Israeli attempts to tax churches opposed

A photo taken on February 2, 2018 shows Israeli border guards walking after Friday prayers at the entrance of Issawiya, a Palestinian Arab neighbourhood in East Jerusalem, following days of clashes and arrests. (AFP)
Updated 04 February 2018
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Israeli attempts to tax churches opposed

AMMAN: Church leaders and lawyers have reacted angrily to news of Israeli attempts to charge municipal taxes on church properties in Jerusalem.
According to a report from Agence France-Presse (AFP), Mayor of Jerusalem Nir Barkat has decided to change a policy applied to churches in Jerusalem since 1967.
The AFP report says the Jerusalem Municipality informed the Ministry of Finance and the Prime Minister’s Office that it is demanding that church and international institutions pay municipal taxes on properties owned by them.
It is estimated that the municipality is demanding 650 million shekels ($191 million) from the new policy from churches and international agencies that have previously been exempt from paying such taxes.
Rif’at Bader, director of the Catholic Center for Studies and Media in Amman, told Arab News that the issue is not new, but that the timing is curious and seems linked to political, rather than economic, reasoning.
“It comes after the churches in Jerusalem took a strong stand against the US president’s declaration of Jerusalem as the capital of Israel, and after they refused to meet with the visiting vice president Mike Pence,” he said.
Wadia Abu Nassar, adviser to the Assembly of Catholic Bishops in the Holy Land, told Arab News that the municipality had not discussed the issue with church leaders.
“No one has been contacted on it,” he said. “This is an idea from some of the Jerusalem municipality council members.”
Nassar said that the Vatican and Israel have been discussing various municipal issues since 1993, and claimed there is an agreement between the two parties that no changes would be made to the status quo until those talks were concluded.
The Eastern Orthodox Archbishop of Sebastia, Atallah Hanna, told reporters in Jerusalem that the tax initiative is part of a campaign to empty Jerusalem of its remaining Christians.
“At a time when Israel is targeting our endowments in various illegal and crooked ways, now they are using the lever of high taxes against our churches, convents and institutions in Jerusalem with the aim of emptying the old city of Jerusalem of its Christians and to marginalize the Christian presence in Jerusalem,” he said.
Atallah pointed out that churches existed in Jerusalem long before the creation of the state of Israel.
“Some of our churches go back to the fourth and fifth century AD,” he said. “The tradition has always been to exempt the churches and their properties from taxes. This was the case during the British mandate, during the Jordanian rule, and even as far back as the Ottoman period.”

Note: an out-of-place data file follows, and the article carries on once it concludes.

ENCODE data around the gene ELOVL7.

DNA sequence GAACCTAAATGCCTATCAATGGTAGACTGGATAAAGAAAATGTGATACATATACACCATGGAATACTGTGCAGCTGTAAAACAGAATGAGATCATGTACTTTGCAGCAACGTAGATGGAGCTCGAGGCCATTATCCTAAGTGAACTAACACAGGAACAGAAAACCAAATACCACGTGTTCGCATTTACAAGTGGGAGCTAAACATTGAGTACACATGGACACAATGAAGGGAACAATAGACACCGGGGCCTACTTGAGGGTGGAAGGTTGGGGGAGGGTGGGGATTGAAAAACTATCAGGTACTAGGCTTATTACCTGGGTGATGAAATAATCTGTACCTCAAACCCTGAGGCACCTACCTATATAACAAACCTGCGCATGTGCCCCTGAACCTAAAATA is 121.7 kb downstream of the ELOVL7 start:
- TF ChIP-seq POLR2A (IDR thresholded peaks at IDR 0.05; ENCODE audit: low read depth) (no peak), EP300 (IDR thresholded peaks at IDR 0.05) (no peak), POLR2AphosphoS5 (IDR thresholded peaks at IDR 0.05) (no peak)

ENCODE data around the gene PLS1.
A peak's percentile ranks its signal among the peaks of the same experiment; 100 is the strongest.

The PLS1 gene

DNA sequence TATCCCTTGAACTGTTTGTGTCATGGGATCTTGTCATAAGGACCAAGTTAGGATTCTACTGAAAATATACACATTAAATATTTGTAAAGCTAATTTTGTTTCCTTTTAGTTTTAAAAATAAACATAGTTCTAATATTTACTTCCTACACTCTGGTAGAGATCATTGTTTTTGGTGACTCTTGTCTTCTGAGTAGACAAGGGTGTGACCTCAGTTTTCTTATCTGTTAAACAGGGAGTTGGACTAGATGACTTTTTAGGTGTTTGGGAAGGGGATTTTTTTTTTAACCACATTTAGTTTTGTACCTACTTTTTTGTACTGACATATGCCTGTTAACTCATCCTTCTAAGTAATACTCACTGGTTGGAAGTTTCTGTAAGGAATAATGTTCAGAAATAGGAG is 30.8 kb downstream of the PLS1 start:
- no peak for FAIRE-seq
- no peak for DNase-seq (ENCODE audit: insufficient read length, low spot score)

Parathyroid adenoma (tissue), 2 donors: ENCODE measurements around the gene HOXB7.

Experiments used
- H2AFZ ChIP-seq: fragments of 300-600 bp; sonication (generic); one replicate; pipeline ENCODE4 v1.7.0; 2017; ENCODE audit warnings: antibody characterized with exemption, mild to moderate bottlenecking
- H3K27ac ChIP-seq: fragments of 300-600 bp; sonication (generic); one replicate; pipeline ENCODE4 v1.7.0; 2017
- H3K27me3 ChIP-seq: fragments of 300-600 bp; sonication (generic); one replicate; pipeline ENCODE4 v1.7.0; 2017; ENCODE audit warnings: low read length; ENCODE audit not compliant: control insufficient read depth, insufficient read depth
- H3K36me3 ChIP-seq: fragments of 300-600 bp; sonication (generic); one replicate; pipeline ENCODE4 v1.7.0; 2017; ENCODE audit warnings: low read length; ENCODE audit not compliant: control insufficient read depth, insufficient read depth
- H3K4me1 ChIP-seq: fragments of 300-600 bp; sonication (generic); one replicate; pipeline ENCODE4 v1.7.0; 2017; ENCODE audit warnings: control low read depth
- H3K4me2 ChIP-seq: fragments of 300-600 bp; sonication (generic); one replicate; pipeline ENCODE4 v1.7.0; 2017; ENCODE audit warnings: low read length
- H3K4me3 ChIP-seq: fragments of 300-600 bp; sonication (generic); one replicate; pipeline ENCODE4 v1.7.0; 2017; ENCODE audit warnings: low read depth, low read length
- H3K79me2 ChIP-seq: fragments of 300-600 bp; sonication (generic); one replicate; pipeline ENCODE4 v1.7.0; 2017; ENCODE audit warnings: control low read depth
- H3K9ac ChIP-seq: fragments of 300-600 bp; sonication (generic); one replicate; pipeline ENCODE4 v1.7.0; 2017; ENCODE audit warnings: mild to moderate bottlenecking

Botrus Mansour, a Nazareth-based lawyer and general director of an evangelical school, told Arab News that Israel must treat all faiths equally if they wish to begin imposing taxes.
“The ultra-orthodox Jewish organizations enjoy a wide range of privileges and tax exemptions,” he said. “The minute they treat all religious institutions of all faiths equally then they are entitled to implement this law on Christians.”


Jordan king says Israeli annexation would be a disaster

Updated 18 September 2019

Jordan king says Israeli annexation would be a disaster

  • Abdullah said “we’re looking on this with tremendous concern.”

Jordan’s King Abdullah said on Tuesday that if Israel went ahead with the idea of annexing all the settlements in the West Bank it would be a “disaster” for attempts to find any two-state solution with the Palestinians.

Speaking after talks with German Chancellor Angela Merkel, Abdullah said he was “extremely concerned” about Israeli Prime Minister Benjamin Netanyahu’s vow to annex all the West Bank settlements.

He said it will “directly impact” the relationship between Israel and Jordan, and Israel and Egypt, and that “these types of statements are ... a disaster to any attempt to move forward to the two-state solution.”

Merkel agreed, calling Netanyahu’s vow “unhelpful.” The German government backs an internationally negotiated peace solution in the sense of a two state solution ... annexations are always detrimental to peace solutions. They do not help and therefore we do not agree, said Merkel

Abdullah said “we’re looking on this with tremendous concern.”

Opinion

This section contains relevant reference points, placed in (Opinion field)

Netanyahu’s career was on the line on Tuesday as Israel held its second national election this year, with voters deciding whether to give him another term in office despite a likely indictment on corruption charges.

The longest serving leader in Israeli history was seeking a fourth consecutive term in office and fifth overall. 

But he faced a stiff challenge from retired military chief Benny Gantz, whose centrist Blue and White party is running even with Netanyahu’s Likud. 

Both parties could struggle to form a majority coalition with smaller allies, though, forcing them into a potential unity government.